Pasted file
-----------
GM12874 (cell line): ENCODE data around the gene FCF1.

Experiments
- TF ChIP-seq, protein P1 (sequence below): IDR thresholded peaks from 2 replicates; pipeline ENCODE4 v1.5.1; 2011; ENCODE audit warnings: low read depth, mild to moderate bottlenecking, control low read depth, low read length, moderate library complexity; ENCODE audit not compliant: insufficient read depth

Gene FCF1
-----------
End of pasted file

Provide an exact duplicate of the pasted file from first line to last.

GM12874 (cell line): ENCODE data around the gene FCF1.

Experiments
- TF ChIP-seq, protein P1 (sequence below): IDR thresholded peaks from 2 replicates; pipeline ENCODE4 v1.5.1; 2011; ENCODE audit warnings: low read depth, mild to moderate bottlenecking, control low read depth, low read length, moderate library complexity; ENCODE audit not compliant: insufficient read depth

Gene FCF1